Since 2005, Watermark has partnered with the Graduate School of Management at the University of California-Davis to study the number women business leaders in California's 400 largest public companies.
We use the results of this study part of our advocacy initiatives – and the results from Bay Area companies, in particular, for our Watermark Index.
Senate Bill No. 826
[Approved by Governor September 30, 2018. Filed with Secretary of State September 30, 2018.] SECTION 1.
That's 94 California companies, as of Sept. 30, that had no women on their board and will need to add at least one, according to research from Equilar. ... The law, SB 826, requires at least one woman on boards that have four members or less, two women on boards of five people and three women on boards of six or more."
Key findings from the 2015-2016 study include:
- Overall, women hold just 12.3 percent of board seats and highest-paid executive positions—an incremental 0.75 percentage point increase over last year.
- The number of companies with no women in director and highest-paid executive positions dropped to 92, a new low. This number has dropped by one-third over the last five years, showing more women are being appointed to existing or new board seats and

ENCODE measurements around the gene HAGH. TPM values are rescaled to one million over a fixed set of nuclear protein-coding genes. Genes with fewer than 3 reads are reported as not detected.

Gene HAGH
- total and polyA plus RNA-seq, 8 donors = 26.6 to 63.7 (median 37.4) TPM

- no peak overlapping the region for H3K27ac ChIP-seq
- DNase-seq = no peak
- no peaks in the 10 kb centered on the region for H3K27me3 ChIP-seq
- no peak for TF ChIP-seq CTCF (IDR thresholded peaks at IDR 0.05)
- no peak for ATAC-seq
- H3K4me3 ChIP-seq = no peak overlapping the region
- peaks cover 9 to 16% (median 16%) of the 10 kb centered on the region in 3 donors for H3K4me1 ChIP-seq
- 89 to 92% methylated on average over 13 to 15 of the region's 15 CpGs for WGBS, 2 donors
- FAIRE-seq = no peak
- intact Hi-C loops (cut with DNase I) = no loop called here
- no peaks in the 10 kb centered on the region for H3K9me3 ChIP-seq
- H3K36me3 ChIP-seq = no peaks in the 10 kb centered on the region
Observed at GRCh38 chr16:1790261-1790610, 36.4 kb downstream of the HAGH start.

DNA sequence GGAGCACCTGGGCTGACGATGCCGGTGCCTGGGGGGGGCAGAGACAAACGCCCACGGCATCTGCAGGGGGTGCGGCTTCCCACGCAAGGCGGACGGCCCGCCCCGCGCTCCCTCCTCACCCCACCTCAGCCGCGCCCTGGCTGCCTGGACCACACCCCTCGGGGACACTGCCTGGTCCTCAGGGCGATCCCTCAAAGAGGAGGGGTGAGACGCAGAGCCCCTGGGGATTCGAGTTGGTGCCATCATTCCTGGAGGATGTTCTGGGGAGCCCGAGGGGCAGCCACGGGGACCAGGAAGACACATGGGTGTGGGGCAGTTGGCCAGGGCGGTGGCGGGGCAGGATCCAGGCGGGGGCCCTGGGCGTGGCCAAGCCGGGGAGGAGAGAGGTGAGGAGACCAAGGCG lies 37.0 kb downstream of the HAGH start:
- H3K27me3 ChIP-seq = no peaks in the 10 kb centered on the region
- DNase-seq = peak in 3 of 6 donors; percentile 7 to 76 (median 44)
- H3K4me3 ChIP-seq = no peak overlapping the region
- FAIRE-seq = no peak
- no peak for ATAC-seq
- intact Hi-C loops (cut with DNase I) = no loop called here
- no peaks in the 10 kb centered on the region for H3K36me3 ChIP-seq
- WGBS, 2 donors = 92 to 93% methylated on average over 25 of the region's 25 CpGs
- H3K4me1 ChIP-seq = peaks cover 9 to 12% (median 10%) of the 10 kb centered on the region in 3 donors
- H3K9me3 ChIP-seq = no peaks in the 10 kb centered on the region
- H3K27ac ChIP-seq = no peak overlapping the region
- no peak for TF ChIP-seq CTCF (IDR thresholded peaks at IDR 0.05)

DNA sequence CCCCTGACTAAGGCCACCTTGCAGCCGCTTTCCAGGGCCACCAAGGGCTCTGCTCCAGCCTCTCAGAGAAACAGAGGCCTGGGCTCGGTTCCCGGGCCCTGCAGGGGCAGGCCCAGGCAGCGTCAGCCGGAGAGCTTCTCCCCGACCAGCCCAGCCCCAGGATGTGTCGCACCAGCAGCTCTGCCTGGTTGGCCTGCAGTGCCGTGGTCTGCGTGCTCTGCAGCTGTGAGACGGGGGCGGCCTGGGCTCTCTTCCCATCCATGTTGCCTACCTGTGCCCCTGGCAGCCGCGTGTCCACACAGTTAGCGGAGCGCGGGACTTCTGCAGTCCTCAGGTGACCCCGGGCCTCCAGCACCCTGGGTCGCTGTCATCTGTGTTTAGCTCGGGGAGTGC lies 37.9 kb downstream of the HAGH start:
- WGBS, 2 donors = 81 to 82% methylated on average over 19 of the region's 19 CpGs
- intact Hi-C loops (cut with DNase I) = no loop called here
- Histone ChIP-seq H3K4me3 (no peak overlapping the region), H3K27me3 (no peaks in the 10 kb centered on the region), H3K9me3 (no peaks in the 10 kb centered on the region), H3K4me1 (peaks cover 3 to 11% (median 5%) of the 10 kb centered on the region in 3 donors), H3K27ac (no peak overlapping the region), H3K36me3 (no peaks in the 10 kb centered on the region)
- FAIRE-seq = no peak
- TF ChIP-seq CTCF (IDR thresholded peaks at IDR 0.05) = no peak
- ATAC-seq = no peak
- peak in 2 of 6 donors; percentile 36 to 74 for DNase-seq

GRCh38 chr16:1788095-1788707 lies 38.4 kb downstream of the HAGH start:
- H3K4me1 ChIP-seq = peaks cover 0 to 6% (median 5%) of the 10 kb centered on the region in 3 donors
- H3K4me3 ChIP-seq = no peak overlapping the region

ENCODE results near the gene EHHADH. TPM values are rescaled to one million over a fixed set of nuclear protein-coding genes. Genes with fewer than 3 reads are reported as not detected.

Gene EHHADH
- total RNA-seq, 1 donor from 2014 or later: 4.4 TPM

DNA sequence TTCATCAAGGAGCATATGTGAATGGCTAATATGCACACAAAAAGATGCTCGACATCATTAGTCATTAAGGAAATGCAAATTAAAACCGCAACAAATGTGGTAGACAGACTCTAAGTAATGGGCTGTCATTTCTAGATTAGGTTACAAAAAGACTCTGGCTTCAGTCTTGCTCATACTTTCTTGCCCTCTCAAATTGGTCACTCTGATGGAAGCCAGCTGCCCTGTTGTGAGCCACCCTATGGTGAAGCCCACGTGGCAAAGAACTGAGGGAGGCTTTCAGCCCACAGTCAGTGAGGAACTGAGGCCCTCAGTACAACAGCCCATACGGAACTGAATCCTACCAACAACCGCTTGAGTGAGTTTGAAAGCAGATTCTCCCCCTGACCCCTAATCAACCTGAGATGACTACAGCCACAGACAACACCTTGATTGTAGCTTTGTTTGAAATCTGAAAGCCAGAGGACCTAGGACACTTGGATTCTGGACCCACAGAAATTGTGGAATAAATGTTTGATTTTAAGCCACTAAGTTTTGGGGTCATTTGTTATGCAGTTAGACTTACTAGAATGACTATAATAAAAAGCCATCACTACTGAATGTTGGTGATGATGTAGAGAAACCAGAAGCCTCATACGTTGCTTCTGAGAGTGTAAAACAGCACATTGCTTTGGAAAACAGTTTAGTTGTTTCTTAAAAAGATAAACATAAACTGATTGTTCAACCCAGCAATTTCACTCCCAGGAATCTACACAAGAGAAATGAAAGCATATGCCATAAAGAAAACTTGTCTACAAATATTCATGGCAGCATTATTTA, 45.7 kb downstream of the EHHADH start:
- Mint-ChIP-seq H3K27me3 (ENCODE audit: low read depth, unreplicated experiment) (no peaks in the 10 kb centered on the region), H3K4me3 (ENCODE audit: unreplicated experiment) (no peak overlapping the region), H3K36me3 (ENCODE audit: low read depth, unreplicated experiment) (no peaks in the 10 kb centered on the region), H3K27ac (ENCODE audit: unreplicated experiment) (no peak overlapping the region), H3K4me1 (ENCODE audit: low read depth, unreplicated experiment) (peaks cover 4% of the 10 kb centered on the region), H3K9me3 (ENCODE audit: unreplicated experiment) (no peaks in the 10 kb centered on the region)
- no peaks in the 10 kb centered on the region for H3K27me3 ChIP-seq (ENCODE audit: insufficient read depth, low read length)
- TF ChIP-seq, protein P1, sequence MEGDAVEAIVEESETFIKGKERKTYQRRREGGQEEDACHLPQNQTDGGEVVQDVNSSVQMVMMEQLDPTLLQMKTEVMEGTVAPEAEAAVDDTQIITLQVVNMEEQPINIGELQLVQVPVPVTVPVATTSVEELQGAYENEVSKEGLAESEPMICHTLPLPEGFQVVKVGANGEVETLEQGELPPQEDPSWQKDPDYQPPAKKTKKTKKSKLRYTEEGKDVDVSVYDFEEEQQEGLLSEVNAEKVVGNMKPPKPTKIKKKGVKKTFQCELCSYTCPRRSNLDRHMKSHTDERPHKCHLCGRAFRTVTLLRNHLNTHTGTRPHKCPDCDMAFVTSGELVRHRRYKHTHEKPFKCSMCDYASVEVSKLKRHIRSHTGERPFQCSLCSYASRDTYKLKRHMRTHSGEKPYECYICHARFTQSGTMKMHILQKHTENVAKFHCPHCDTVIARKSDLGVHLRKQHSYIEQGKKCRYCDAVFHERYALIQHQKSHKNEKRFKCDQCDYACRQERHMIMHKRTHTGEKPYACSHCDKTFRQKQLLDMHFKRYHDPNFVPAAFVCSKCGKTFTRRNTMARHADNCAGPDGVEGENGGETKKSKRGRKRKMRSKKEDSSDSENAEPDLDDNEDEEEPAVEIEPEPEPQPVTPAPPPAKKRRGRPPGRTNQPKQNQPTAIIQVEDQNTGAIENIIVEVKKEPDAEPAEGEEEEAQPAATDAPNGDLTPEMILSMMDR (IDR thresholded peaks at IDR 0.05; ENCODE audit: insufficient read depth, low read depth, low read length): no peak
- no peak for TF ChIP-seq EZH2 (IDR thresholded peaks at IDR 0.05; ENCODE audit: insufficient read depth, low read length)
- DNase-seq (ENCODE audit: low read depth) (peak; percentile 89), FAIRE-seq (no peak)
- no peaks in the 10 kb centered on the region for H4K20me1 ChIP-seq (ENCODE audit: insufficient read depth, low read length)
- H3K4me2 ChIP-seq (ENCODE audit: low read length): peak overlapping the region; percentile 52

- The percentage of women directors in California has risen steadily from 8.8 percent in 2006 to a high of 13.3 percent in 2015.
- San Francisco Bay Area companies have 14.5 percent women directors and 10.9 percent women among their highest-paid executives. Southern California companies have 11.7 percent and 9.6 percent, respectively.
- Not a single company has an all-female board or management team. Only two companies, Williams-Sonoma Inc. and LTC Properties Inc., have at least as many women as men among their directors and highest-paid executives.
- The 17 female CEOs represent only 4.3 percent of the 400 CEO positions.
Our work with UC Davis provided research and data that led to the passage of Senate Concurrent Resolution 62 in August 2013, making California the first state in the U.S. to urge public companies to add more women to their corporate boards.
Archive: UC Davis Study of California Women Business Leaders